State v. Reyes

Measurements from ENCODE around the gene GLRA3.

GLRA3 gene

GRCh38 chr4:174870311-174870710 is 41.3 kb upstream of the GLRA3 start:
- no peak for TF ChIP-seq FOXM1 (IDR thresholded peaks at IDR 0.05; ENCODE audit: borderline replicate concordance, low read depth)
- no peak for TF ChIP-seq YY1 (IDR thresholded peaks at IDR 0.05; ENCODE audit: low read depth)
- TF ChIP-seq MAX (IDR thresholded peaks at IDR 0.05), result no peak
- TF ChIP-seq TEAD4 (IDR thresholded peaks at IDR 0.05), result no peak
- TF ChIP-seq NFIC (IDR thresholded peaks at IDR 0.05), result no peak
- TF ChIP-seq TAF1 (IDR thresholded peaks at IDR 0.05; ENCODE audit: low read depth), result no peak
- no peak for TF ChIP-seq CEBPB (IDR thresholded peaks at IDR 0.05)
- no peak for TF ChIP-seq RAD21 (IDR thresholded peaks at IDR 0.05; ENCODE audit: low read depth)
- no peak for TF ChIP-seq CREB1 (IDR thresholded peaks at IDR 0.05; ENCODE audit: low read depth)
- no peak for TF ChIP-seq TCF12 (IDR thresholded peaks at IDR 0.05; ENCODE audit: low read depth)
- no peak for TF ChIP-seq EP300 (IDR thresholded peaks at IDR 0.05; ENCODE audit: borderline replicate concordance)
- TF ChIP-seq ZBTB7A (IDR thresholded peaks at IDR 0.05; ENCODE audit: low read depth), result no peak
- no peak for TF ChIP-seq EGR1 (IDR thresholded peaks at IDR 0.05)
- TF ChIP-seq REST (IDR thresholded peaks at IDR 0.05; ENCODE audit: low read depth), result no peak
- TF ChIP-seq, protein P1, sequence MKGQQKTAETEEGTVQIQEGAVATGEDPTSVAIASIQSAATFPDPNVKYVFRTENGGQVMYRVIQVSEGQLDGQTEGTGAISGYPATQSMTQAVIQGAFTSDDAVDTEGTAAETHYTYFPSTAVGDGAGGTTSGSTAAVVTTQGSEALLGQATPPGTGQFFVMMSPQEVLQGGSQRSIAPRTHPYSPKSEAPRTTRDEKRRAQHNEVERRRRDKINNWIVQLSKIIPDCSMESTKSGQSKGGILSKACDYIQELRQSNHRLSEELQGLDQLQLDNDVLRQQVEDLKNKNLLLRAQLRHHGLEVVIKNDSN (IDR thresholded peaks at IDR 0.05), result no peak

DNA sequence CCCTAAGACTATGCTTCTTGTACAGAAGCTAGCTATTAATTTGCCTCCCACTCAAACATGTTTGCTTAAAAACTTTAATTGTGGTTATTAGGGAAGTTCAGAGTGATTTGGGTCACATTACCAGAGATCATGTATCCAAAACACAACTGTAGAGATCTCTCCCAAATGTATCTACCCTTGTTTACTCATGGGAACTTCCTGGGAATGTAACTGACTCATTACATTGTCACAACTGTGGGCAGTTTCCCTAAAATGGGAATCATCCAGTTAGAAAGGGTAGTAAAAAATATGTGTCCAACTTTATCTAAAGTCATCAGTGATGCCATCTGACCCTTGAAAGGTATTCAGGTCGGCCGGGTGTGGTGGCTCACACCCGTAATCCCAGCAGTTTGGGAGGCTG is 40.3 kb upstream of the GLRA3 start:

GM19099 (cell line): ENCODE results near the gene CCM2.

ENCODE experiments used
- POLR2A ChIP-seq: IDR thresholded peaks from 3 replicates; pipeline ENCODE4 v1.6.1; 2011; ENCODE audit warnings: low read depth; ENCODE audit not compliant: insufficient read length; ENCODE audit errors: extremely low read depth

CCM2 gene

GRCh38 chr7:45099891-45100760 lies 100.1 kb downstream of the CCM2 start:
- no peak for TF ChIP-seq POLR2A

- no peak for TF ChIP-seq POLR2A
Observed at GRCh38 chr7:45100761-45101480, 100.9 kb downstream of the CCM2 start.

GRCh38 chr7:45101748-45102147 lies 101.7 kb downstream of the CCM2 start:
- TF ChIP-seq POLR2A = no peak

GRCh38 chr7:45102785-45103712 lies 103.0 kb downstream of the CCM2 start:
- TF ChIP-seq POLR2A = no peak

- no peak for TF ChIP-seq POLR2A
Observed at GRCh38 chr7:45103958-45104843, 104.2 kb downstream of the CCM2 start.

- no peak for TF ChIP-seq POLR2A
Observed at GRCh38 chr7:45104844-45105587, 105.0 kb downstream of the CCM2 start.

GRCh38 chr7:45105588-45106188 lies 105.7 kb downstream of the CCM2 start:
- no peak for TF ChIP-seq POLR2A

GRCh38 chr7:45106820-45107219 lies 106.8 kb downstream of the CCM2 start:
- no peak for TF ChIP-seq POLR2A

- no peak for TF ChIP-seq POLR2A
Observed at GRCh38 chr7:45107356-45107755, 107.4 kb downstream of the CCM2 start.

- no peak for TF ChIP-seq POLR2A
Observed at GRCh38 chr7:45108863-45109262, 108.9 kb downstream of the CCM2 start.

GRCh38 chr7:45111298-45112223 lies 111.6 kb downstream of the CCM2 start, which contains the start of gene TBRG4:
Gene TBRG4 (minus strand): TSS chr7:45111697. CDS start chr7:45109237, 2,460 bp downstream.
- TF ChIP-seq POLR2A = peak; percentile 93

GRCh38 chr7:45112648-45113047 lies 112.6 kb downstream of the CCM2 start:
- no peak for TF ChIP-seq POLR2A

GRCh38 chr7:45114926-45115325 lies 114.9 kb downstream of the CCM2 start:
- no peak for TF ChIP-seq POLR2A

In State v. Reyes, 2005 UT 33, 116 P.3d 305, P.3d, the Court found that two facts justified the trial court's decision not to reread its preliminary instructions at the close of evidence. First, the Court noted that "less than twenty- four hours separated the trial court's reading of the preliminary instructions from the conclusion of the evidence." Reyes, 2005 UT 33 at P49. Second, the Court recognized that "the jury was provided with a written copy of every instruction." Id. Given those facts, the Court concluded that the trial court's decision "was well within the bounds of discretion afforded by rule 17 and rule 19 of the Utah Rules of Criminal Procedure." Id. The Court held that Utah Rules of Criminal Procedure 17 and 19 gave trial courts "discretion to determine the appropriate instructions to deliver to the jury at the close of evidence." Reyes, 2005 UT 33 at PP45, 49. The Court accordingly declined to require that trial courts reread preliminary instructions at the close of the evidence in every case, recognizing instead that a jury's understanding may be aided by allowing trial courts, in their discretion, to tailor the timing of particular jury instructions to the individual circumstances of a particular case. Id. Requiring a trial court to reread introductory instructions that have become irrelevant by the close of evidence (like those describing jurors' ability to take notes during trial), or even requiring a trial court to reread instructions pertaining to "vital rights," id., when those instructions have recently been given, may "dilute the jury's attention to critical substantive and procedural guidance present in other instructions," id. In short, repeating every instruction at the close of all of the evidence may not necessarily produce better-informed jurors, and our trial courts should have the discretion to decide when rereading instructions will yield diminishing returns.